He might not get the credit he deserves, but Cristhian Stuani has been solid player for Middlesbrough over the past couple of seasons and has become an important player in the set up.
They say three’s a crowd, and Stuani must understand the meaning of the phrase better than most given his current roles.
If you are unable to catch Stuani’s performances live you will have struggled from the post-match reactions to know whether he had even taken part.
This is not the first time the Uruguayan striker has failed to receive appropriate credit, but maybe that will always be the case when the others in his tridents are usually Negredo, Suarez, Cavani etc.
Maybe the spotlight doesn’t shine so brightly on Stuani because he is cast aside (so to speak) to the unfamiliar role of wide-attacker by his coaches, or the relatively poor return of four Premiership goals and no assists this term.
However, those numbers mask the greater contribution the ex-Espanyol frontman provides and would be crucial if Boro are to make a serious assault on the Championship, now that relegation appears inevitable.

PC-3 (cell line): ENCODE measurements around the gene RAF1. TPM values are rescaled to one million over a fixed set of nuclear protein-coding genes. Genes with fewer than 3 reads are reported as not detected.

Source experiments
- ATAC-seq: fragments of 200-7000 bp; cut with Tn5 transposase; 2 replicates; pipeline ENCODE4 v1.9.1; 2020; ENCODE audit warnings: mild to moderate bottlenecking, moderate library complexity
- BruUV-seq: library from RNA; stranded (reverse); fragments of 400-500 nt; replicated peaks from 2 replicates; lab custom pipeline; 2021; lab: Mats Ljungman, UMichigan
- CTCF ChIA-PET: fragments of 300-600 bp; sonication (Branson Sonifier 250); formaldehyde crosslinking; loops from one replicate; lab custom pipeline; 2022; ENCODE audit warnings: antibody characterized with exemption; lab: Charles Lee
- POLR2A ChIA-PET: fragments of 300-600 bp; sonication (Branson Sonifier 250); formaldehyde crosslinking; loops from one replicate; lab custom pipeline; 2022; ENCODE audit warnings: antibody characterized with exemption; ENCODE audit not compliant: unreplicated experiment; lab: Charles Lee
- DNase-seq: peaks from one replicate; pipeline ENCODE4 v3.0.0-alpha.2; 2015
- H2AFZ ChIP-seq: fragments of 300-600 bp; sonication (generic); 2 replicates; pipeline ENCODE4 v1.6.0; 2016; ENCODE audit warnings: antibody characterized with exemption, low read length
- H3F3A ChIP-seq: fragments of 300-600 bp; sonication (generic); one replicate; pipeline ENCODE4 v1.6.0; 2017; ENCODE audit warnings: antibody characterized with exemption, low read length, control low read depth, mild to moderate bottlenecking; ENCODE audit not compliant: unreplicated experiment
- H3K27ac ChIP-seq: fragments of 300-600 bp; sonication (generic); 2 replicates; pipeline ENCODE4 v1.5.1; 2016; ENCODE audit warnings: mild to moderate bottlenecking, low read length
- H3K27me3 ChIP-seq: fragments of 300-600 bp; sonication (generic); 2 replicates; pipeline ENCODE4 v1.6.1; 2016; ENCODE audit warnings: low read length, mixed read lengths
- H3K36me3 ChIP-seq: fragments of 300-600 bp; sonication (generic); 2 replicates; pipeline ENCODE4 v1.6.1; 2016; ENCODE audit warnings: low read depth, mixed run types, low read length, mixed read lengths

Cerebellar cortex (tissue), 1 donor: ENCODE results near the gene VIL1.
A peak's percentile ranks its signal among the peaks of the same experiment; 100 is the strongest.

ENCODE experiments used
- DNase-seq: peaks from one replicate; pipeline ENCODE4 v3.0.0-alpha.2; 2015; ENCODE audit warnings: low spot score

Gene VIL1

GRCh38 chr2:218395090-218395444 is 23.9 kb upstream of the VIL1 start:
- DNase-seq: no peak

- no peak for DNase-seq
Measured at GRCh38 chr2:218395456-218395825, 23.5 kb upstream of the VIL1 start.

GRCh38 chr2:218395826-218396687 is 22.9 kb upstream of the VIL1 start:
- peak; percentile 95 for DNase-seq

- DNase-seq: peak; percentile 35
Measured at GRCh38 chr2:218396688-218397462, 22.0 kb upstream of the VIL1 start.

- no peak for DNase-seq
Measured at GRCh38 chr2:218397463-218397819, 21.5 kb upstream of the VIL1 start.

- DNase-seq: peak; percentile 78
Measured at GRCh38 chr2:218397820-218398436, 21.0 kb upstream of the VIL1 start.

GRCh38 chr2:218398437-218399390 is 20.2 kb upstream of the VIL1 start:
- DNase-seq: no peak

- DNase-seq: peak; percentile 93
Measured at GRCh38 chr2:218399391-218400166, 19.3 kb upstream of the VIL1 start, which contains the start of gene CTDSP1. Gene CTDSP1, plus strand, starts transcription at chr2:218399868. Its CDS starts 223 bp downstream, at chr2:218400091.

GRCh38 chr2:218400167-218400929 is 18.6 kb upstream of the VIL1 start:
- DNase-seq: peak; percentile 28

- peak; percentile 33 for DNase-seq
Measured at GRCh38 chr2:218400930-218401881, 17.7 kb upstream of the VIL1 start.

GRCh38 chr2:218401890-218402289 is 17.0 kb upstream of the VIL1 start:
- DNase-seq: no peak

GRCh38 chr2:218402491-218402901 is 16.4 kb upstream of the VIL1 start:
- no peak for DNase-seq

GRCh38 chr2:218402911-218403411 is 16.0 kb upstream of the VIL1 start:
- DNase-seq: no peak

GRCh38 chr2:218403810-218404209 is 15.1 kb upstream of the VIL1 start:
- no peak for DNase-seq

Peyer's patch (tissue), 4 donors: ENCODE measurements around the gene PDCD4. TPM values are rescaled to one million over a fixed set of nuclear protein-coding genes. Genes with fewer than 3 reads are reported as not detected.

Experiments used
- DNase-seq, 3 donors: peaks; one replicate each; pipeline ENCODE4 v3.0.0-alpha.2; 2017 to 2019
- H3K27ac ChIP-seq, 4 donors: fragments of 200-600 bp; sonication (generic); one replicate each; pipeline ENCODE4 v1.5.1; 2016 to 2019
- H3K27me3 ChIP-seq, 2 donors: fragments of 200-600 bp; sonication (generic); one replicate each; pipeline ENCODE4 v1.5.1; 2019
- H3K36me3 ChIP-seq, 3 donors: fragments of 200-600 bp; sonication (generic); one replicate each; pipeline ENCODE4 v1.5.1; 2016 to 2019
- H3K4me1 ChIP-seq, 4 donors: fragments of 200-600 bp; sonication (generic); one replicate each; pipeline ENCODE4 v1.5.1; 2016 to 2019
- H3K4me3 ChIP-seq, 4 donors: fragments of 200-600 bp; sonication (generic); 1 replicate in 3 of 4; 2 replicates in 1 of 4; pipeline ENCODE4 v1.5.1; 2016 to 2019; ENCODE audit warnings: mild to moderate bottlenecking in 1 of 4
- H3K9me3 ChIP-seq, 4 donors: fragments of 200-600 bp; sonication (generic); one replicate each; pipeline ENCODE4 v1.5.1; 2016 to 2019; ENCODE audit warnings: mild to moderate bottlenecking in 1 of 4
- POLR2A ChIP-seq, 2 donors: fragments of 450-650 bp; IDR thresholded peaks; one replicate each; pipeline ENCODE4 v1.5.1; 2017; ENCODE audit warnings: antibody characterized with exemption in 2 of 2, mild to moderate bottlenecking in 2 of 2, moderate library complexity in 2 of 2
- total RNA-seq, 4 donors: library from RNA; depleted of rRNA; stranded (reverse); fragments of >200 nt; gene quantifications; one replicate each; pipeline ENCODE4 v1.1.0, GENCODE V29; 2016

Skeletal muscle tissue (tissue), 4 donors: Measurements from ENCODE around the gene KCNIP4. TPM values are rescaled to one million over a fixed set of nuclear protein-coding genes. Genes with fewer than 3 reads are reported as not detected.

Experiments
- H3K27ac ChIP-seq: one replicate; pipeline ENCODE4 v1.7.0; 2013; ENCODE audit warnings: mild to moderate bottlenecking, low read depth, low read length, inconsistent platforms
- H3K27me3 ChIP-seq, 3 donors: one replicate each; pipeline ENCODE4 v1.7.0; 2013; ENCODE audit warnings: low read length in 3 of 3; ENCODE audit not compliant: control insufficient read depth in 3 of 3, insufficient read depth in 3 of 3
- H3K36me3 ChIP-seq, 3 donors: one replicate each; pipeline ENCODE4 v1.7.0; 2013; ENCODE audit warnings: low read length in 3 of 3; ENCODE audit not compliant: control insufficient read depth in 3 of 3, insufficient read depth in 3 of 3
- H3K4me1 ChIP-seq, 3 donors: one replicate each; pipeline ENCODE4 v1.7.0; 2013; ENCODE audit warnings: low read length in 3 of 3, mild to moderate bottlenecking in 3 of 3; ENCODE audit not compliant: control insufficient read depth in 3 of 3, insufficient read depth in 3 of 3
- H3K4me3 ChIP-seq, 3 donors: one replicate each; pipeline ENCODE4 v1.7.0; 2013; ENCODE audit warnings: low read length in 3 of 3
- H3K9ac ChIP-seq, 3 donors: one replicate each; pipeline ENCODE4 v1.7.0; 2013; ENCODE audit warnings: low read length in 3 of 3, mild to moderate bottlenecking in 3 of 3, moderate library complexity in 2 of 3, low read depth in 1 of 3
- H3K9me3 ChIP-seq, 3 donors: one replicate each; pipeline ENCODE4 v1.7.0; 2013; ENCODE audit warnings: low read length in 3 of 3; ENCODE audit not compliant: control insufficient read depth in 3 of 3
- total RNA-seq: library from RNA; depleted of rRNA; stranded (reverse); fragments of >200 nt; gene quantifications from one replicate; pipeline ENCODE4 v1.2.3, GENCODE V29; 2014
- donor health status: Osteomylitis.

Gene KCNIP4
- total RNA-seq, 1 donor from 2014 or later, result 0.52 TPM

In the last five matches Middlesbrough have tasted defeat twice, both when Stuani did not appear – against Bournemouth and Arsenal – A coincidence?
Just as against Sunderland on Wednesday evening and Burnley before them, it is his experience and physicality, so attuned to the mentality of the Boro of the last two seasons, that appears to make the team a tougher proposition for opponents.
Like during the hard-fought contest with the Mackems at the Riverside Stadium, Stuani is always willing to receive the ball and try to provide the link between midfield and central striker – a position he no doubt craves himself.
The Uruguayan was the hero against Sunderland earlier in the season, scoring Boro’s only goal from outside the box this season, and was also seen making last-ditch tackles inside his own penalty area.
However, a strong character, who left Espanyol deciding the playing-style (and position) was not for him, will surely not want to play second-fiddle – let alone third – for too much longer.
His continued dedication to the Boro cause, rather than shuffle around the club muttering under-his-breath disapproval over his switch in role, is exactly what a team fighting relegation, or promotion for that matter, need for success.
If Stuani and his more celebrated teammates keep up performances next season, he could well end the season on a two-time promotion winner and may even receive the credit he so deserves.